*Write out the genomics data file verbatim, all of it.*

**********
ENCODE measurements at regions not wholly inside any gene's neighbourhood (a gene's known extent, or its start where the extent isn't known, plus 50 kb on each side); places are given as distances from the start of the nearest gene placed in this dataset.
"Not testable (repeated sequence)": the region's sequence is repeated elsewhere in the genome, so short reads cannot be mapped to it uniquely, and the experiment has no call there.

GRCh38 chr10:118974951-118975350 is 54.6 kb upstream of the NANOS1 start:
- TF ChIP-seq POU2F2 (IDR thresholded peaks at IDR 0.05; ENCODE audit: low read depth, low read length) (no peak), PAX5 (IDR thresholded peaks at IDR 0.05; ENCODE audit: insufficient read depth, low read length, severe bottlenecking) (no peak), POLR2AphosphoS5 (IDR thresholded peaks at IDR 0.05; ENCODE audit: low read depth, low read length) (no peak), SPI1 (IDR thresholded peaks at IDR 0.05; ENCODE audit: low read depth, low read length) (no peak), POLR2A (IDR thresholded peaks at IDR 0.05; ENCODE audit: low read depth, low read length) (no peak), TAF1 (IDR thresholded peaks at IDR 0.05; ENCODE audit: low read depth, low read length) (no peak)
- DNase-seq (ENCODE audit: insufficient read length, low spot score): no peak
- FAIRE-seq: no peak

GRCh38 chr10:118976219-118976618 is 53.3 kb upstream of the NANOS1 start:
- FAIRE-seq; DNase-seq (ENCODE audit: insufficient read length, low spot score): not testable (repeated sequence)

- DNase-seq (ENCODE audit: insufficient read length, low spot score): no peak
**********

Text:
ENCODE measurements at regions not wholly inside any gene's neighbourhood (a gene's known extent, or its start where the extent isn't known, plus 50 kb on each side); places are given as distances from the start of the nearest gene placed in this dataset.
"Not testable (repeated sequence)": the region's sequence is repeated elsewhere in the genome, so short reads cannot be mapped to it uniquely, and the experiment has no call there.

GRCh38 chr10:118974951-118975350 is 54.6 kb upstream of the NANOS1 start:
- TF ChIP-seq POU2F2 (IDR thresholded peaks at IDR 0.05; ENCODE audit: low read depth, low read length) (no peak), PAX5 (IDR thresholded peaks at IDR 0.05; ENCODE audit: insufficient read depth, low read length, severe bottlenecking) (no peak), POLR2AphosphoS5 (IDR thresholded peaks at IDR 0.05; ENCODE audit: low read depth, low read length) (no peak), SPI1 (IDR thresholded peaks at IDR 0.05; ENCODE audit: low read depth, low read length) (no peak), POLR2A (IDR thresholded peaks at IDR 0.05; ENCODE audit: low read depth, low read length) (no peak), TAF1 (IDR thresholded peaks at IDR 0.05; ENCODE audit: low read depth, low read length) (no peak)
- DNase-seq (ENCODE audit: insufficient read length, low spot score): no peak
- FAIRE-seq: no peak

GRCh38 chr10:118976219-118976618 is 53.3 kb upstream of the NANOS1 start:
- FAIRE-seq; DNase-seq (ENCODE audit: insufficient read length, low spot score): not testable (repeated sequence)

- DNase-seq (ENCODE audit: insufficient read length, low spot score): no peak